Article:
The tropics are the hottest climate zone on earth. In the countries near the equator, average temperatures range between 25°C and 27°C, and although the efficient and safe handling and storage of grain is a crucial issue everywhere, heavy rains, high ambient temperatures and relative humidity in tropical environments pose significant challenges, such as:
- Processing losses. A large proportion of grain losses occur in storage, but high air temperature and higher humidity of ambient air make the proper drying and storage of material more difficult
- Food safety. About 25% of crops worldwide coming from the field are contaminated with mycotoxins, and additional contamination may occur if grain storage is not optimal. Typical tropical climate conditions mean favorable growing conditions for mycotoxins, mold and pests, making it more difficult to control and minimize the contamination.
- Climate change. With many tropical countries already severely affected by climate change, all processes need to save substantial amounts of water and energy and avoid waste.
Often the level of industrialization in tropical countries is still so low that traditional methods for grain handling remain widely used. But traditional methods have their limits with respect to the above-mentioned challenges. To achieve high yield in an efficient way when operating in a tropical environment — and to ensure food safety — hygienic and energy-efficient industrial processes in grain cleaning, conveying, drying and storage are strongly advised.
Besides that, the harvest volumes of countries around the equator create the need for industrial grain handling solutions. But how do you set up a proper grain handling process?
Clean grain handling processes begin with proper cleaning, but in many cases cleaners — if they are used at all — still only remove coarse impurities. To ensure food safety, poisonous impurities and defective grain, along with contaminating spurs, also need to be removed by a comprehensive cleaning process right at the start.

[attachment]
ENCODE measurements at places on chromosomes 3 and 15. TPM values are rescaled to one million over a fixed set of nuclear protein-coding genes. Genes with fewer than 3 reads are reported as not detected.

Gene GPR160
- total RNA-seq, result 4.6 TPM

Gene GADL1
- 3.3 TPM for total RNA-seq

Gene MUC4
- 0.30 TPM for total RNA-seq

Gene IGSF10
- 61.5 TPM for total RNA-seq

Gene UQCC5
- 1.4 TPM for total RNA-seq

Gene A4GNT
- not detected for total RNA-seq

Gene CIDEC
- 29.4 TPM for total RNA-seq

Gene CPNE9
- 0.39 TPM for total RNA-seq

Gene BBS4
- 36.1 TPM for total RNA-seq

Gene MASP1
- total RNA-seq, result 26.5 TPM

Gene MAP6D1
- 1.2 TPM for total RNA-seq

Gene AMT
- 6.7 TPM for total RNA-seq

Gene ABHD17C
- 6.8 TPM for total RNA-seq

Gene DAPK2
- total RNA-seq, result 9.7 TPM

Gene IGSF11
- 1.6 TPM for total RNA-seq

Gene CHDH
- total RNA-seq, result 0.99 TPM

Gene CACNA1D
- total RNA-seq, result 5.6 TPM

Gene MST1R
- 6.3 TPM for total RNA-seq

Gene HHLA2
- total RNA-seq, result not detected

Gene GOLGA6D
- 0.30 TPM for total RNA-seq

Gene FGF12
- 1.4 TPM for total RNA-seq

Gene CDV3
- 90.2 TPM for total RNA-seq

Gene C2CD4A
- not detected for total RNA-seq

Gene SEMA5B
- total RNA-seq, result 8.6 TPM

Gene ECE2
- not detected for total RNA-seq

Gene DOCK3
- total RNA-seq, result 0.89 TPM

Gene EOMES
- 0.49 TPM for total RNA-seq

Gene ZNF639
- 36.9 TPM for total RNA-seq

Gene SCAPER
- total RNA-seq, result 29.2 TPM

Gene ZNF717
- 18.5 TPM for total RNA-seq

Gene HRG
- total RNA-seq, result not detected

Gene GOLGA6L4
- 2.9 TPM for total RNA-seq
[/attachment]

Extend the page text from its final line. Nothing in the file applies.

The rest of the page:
As a positive side effect, removing impurities also means there is less material to be dried and stored. Drying of wet grain down to storage moisture is necessary, and this process step has a huge impact on grain quality.
In tropical countries traditional drying methods, such as sun-drying on the ground — for example, on the street — are still common. But while this is a cheap way to gently dry the crop, it does mean animals can eat the grain. It is also an unhygienic drying process, due to contaminations and pests, and heavy rains can interrupt the drying. The yield is low, the grain is not dried homogeneously, and the storage stability is questionable.
Compared to this, industrial drying processes are much more stable and hygienic. Bühler GmbH’s industrial dryer, for example, dries at high capacity, maximizing the grain’s homogeneity and therefore quality, while at the same time minimizing energy consumption and costs.
To achieve homogeneous drying of the grain and maximum product quality, an optimal airflow within the dryer’s product column is needed — one way to achieve this is Bühler’s patented diagonal arrangement of conical ducts.
A product flow separation step in the drying column also acts as a static mixer, for further improved homogeneity. A perfectly homogeneous drying process not only leads to an optimum product quality but is also highly energy efficient. So, in a controlled way the grain is gently dried to the required storage moisture level.
The drying of paddy can be challenging. Even when drying with large capacities, drying speeds are high, and the number of broken grains and energy consumption need to be minimized. Bühler GmbH offers a solution for fast but simultaneously gentle continuous drying of paddy, consisting of a sequence of drying and tempering steps. In the drying steps, the paddy is dried at tailored temperatures depending on the respective moisture levels. In the tempering steps between the drying steps, the moisture can distribute homogeneously within the paddy kernel to minimize the creation of brokens. Compared to conventional processes, this principle saves around 20% of energy at a given higher yield, as the amount of brokens is reduced.